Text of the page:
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What the future of field service customer service should look like

What the future of field service customer service should look like

As consumers, we have all seen how advances in technology have enormously changed our expectations of customer service. The bar is high—and we are collectively pushing it higher, demanding best-in-class Amazon-style excellence from all the organisations with which we interact.

But here’s a question. In the world of field service, where we’re sitting on the other side of the fence as a provider, not a consumer, are we demanding those same high standards of field service customer service—demanding them of ourselves, of our employees, and of our technology investments?

Put another way, are we regularly benchmarking ourselves not just against the competition—or against the customer service standards that we used to meet—but against the art of the possible?

The answer, in many cases, is ‘no’. There’s something of a double standard at work: levels of customer service that we demand as consumers aren’t necessarily the levels that we strive for as providers.

So here’s how those levels of customer service might be re-imagined, based on the kinds of innovation that we’ve talked about in recent blogs, such as 5 ways for field service businesses to boost productivity 

 Field Service customer service


It’s a ‘mobile first’ world

According to business advisers Deloitte, 70% of people in the UK now own a smartphone—a level of smartphone penetration that will only increase. For casual surfing, many now also use tablet computers, rather than a laptop or desktop computer.

So within field service, customer service must be centred around such devices, and around the mobile experience, in the same way that we as consumers expect to make purchases via mobile apps.

Moreover, don’t assume that this need for mobile interactivity is solely a phenomenon in consumer-facing customer service: corporate use of mobile technology is also climbing rapidly.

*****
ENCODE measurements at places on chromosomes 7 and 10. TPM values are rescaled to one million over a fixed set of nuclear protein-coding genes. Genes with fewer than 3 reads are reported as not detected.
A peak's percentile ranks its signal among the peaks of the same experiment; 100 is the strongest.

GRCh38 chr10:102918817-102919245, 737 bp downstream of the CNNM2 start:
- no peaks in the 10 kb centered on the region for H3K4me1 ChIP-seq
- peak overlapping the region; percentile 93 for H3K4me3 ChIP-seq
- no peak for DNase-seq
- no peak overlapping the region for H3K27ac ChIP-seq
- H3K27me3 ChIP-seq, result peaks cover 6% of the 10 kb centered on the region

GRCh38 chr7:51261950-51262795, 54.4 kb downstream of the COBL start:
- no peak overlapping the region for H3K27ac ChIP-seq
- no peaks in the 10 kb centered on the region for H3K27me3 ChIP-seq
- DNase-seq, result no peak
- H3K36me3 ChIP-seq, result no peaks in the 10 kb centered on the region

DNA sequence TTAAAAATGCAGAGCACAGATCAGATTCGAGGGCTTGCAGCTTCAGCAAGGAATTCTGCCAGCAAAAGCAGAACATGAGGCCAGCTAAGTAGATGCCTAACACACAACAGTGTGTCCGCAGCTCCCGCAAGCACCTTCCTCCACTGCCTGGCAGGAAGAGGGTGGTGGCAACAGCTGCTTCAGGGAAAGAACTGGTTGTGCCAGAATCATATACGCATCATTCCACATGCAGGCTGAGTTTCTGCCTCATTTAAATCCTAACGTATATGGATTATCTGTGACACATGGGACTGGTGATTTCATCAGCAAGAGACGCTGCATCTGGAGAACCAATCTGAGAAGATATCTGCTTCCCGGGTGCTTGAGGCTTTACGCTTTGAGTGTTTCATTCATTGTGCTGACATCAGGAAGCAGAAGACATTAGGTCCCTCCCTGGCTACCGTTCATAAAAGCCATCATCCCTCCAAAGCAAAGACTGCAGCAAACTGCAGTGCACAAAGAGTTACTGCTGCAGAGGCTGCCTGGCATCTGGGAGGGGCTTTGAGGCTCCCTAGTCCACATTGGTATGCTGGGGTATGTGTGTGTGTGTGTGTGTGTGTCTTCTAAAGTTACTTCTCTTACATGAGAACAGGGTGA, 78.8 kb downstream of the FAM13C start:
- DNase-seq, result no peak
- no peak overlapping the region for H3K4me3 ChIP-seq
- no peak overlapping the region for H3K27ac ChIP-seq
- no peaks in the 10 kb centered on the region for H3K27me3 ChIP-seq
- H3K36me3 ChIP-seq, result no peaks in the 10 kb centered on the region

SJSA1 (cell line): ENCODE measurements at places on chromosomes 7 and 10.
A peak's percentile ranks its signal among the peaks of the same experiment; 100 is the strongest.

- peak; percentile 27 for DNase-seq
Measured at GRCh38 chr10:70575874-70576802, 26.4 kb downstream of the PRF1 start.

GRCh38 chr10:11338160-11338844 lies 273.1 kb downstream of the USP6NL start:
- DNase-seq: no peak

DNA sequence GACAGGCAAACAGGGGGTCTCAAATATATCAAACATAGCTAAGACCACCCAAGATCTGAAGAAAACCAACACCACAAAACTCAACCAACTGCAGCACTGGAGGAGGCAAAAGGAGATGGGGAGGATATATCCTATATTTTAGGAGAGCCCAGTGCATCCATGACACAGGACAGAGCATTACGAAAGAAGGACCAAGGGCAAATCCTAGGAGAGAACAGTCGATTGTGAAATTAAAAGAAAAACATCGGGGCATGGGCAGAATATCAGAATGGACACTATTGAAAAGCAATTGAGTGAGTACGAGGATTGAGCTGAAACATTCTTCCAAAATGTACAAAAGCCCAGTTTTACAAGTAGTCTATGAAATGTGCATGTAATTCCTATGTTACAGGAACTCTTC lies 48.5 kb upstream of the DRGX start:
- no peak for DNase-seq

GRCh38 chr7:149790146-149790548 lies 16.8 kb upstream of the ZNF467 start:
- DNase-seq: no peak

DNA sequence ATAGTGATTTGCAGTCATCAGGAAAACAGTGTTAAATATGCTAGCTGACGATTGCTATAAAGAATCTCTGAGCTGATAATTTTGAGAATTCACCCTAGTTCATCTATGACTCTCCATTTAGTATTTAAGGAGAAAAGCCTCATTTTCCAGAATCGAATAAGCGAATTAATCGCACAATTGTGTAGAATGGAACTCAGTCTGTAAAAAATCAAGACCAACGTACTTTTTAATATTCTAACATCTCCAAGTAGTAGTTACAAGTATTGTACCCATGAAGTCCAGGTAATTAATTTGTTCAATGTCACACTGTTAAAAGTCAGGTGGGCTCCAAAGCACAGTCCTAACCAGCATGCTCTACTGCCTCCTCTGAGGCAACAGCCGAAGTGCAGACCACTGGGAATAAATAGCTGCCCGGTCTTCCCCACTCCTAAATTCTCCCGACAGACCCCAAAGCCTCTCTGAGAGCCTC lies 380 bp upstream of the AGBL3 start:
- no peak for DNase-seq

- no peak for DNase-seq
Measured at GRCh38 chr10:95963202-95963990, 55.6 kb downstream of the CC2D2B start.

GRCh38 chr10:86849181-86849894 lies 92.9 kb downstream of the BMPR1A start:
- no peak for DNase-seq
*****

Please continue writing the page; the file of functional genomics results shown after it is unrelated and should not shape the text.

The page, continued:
So ask yourself this question: is your field service customer service truly mobile-friendly, ideally with a mobile app? Or are you simply serving the normal web pages to a smaller screen?


The era of self‑service support is here

At a stroke, self-service support powerfully delivers two compelling propositions.

First, it lowers the cost of customer support, by helping customers to fix their problems themselves, or report and track faults out-of-hours, and without queuing. And second, it delivers a positive customer experience.

As consumers, we know this—and increasingly expect it. Just ask today’s twenty-somethings how they prefer to do these things.

But as field service providers, are we delivering this kind of customer service?

Do we have automated fault-reporting and automated progress updating? Do our websites contains easy-to-find FAQs, and troubleshooting guides? Can customers go onto our websites and schedule a routine maintenance visit?

Such things aren’t wildly futuristic. So why aren’t they more frequently found in the world of field service?

 For competition-beating field service customer service, you’ll need a competition-beating first-time fix rate


Your first-time fix rate starts with the fault report

Finally, a personal bugbear. Make no mistake: for competition-beating field service customer service, you’ll need a competition-beating first-time fix rate.

Yet this is where—even today—many field service businesses fall down.

So make a point of embedding fault-capturing detail into your field service business’s fault-logging portals and call centre scripts. Make sure that agents go the extra mile to extract every ounce of detail, and especially that they discover the exact specifics of the piece of equipment in question.

What’s the point of turning up without the replacement parts (or skills) to tackle not just the most likely cause of failure, but the entire range of fault possibilities?

Such basic best-practice may not sound very futuristic—but sadly, for many field service businesses, it is very definitely a leap into the future.

At Kerridge Commercial Systems, it’s our business to help field service companies improve their customer service. Our K8 Field Service software is designed to coordinate all of your processes to utilise the best allocation of resources and materials, at the right time, for the lowest possible cost.

To find out how we can help your business, please get in touch.


Categories: Field Service Management, CRM & Customer Service

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